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London Travel Blog

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“When you’ve been good to Mama, Mama’s good to you.”

So you’ve figured out it’s a quote from the musical, Chicago, but why in the world am I talking about it from London?  Because I did it!  I was that kid who saw a show in London!  I’m not the only ‘kid’, but I feel so sophisticated and educated about London after that musical…based in Chicago!  Though the quote may seem random, it sums up London for me.  The quote is simple, yet eloquent.  London is the mother of all cities we’ve visited and the ‘Mama’ in the quote I’ve picked.  Whether it’s involved site visits or just walking around and soaking up all London has to offer, I’ve been subject to and witnessed the generosities and good tidings this city gives everywhere!

            You be good to London, and London will most definitely be good to you.  This immediately resounded in me when we first visited the ‘Tube.’  Saying it is immaculate doesn’t do it justice.  No graffiti, no bums, perfect execution and cognitive maintenance make for the best subway system in the world.  Public transportation becomes an art form in this city, with each new day giving way for the opportunity to pick a combination of colorful routes to get you to your destination.  Questions raced through my head almost as fast as the trains ran themselves.  How have they kept it so clean?  Why haven’t every other city’s subway taken a page out of London’s book?  Why do they need cars at all?  I got the impression that this nice subway was a reward to the people of London for achieving so much and embracing the uniqueness of the city and country. 

            This rewarding nature continued as we went to the British Museum, Tate Modern, and National Gallery.  Not only were they great museums, but they’re all free!  Through benefits and donations by well-to-do people, these costly museums are available to anyone in the world.  I thought this was something very special.   Of course, each one asked for a donation, but I saw many people not even disturbing their purses or back pockets.  Some of the best museums we’ve been to are paid for by I don’t know who…the British citizens maybe?  Very wealthy donators?  Whether or not Parliament subliminally adds higher notes to everything or through taxes I’ll never know.  What I have figured out though is that the city of London respects and rewards the people who make the city great.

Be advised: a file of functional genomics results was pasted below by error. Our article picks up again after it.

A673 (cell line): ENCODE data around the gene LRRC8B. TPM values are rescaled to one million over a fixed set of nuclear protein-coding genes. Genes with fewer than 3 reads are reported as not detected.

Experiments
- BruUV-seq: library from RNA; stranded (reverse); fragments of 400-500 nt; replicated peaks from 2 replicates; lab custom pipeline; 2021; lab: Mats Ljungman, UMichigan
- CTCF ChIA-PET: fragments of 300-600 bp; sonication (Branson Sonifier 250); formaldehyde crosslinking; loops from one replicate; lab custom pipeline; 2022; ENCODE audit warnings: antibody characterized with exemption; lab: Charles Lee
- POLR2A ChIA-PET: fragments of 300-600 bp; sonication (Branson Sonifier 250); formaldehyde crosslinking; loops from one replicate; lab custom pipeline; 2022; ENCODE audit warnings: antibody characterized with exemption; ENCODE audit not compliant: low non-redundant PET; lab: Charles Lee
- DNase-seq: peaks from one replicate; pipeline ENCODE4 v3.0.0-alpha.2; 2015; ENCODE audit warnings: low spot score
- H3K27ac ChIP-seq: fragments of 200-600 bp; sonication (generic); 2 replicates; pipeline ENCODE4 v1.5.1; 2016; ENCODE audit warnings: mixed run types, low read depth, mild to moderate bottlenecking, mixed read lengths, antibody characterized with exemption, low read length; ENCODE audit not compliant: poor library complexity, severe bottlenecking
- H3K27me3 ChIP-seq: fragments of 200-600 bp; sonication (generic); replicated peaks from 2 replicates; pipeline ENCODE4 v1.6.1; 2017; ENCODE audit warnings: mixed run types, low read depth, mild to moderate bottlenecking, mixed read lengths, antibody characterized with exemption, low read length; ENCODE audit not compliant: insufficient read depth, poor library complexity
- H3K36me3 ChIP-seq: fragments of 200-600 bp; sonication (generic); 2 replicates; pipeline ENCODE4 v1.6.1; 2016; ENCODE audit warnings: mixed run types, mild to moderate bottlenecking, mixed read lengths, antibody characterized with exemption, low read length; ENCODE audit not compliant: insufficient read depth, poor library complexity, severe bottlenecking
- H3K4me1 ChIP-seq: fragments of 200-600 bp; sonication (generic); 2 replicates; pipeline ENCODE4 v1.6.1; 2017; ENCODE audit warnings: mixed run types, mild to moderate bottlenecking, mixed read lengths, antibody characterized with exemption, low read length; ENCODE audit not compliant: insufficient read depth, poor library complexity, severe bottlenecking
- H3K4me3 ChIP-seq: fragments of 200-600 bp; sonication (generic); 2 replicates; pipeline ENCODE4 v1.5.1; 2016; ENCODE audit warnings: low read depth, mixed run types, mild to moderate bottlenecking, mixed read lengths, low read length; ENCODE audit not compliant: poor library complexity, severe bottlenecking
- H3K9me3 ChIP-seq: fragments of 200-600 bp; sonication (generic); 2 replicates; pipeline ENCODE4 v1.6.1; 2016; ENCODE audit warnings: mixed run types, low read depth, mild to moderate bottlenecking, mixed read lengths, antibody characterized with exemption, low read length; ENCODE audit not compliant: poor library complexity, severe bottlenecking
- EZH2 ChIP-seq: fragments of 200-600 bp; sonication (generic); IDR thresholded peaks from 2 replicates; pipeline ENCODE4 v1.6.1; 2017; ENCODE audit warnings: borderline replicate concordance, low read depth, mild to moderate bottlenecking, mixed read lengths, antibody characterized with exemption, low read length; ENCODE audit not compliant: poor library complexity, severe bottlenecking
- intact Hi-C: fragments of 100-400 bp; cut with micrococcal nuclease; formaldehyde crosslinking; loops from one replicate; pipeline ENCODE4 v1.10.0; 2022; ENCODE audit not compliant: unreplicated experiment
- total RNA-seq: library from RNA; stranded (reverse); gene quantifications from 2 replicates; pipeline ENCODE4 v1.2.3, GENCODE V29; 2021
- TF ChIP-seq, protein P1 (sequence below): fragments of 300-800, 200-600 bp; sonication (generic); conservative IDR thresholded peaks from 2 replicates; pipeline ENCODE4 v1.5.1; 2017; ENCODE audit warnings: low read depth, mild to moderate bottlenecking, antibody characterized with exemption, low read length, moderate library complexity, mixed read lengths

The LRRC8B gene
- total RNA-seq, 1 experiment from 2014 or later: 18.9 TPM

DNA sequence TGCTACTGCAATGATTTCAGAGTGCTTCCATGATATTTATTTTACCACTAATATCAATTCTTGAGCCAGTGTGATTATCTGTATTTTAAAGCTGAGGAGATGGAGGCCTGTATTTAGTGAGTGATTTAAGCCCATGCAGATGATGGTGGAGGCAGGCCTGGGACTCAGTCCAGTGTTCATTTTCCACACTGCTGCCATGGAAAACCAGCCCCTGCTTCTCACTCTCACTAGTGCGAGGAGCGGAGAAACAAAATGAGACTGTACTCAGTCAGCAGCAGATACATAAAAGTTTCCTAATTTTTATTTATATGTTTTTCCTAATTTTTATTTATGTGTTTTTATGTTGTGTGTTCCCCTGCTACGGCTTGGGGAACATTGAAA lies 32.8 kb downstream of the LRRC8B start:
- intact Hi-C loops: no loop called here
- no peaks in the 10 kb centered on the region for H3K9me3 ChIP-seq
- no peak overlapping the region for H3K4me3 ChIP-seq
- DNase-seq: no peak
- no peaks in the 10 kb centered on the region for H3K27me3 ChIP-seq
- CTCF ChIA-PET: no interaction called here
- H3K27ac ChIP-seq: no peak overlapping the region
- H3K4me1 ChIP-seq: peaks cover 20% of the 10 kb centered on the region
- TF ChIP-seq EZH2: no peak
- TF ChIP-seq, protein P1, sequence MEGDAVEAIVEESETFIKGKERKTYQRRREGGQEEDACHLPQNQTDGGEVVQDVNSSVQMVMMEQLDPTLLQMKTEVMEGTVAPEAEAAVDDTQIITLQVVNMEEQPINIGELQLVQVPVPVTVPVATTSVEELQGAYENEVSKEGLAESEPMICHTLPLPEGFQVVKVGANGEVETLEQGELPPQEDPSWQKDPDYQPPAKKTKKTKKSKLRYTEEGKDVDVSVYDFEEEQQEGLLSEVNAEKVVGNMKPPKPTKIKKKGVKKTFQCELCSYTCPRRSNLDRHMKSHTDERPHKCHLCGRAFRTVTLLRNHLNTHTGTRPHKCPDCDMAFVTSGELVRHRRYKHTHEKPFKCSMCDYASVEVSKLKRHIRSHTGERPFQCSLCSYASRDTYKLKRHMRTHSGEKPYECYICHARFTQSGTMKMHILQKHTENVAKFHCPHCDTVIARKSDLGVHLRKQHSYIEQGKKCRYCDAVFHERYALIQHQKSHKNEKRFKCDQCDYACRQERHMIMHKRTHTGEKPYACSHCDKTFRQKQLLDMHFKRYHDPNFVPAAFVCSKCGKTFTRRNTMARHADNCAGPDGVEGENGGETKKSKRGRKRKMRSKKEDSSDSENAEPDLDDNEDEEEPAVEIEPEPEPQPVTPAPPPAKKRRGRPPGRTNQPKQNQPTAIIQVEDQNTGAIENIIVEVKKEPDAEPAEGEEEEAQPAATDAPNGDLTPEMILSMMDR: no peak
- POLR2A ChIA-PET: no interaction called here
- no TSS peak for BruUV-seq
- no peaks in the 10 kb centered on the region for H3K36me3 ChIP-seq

The Rosetta Stone was cool, but the HMS Belfast was cooler.  Talk about a unique attraction...this lone remaining British WWII ship was very impressive...ship and tour.  I did the whole effigies in the Temple Church bit...I must say I have much reverance for those Knights Templar.  Changing of the guard was memorable...especially when the 'band' played 'Piano Man'.  Who'd have thunk that??  Britain...London anyways...has turned out to be my favorite city.  Maybe it's the English, maybe it's the history, I don't know...but I love it!

            Accents alike, I felt like the British people as a whole were connected.  They may hate me as an American, but I love their city.  I’m sure Ben Franklin felt the same way before he had to abruptly leave in the mid-18th century.  We went to his embassy-like house yesterday and I was very impressed with the presentation.  There wasn’t much in the way of artifacts or trinkets from his time there, but the tour was a show in itself.  Franklin was accommodated for and revered to the highest degree in London, and for an hour, I felt the same way when I was led from room to room by the British tour guide.  This was definitely the most interesting site visit we’ve been to as a group.

            Actually, I think back and cannot think of a time when I’ve been here and have felt inferior or unwanted, unlike occasional feelings I’ve had in other cities.  I’ve never been to a city and felt so much like I was supposed to be there.  Kind businessmen, waiters, curators and cab drivers have only helped my understanding and appreciation for this city.  Each and every person I’ve encountered has, in a sense, encouraged me to have fun and enjoy my stay here.  If Franklin was received with the same sincerity, then I would have to give some credit to the peoples of Britain for many of his accomplishments while in London!  The crowdedness is there and daily British life goes on as usual, but where else can you feel rewarded for crossing the street?  They acknowledge that they are different by their odd signs, funny accents, and unique phrases, but as long as you’re good to London, a.k.a. try to fit in/follow signs/respect Britain, then London will be an unforgettable trip and experience. 

            And it has been.  London has been personified into this glorious being, but it acts more humanly than most civilized people.  It has molded over the years into one of the best cities for enlightenment, tourism, business, and living.  Their currency may blow ours out of the water, but I don’t mind spending a few extra dollars in such a grand city.  I’ve been here for four days, but I feel accepted.  I’m an experience Londoner, and have been and will be receiving good graces because of this.  London really is ‘all that jazz.’ 

To Oxford I go.  My 4-week traveling part is over.  Thanks for ‘listening’     :)

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photo by: ulysses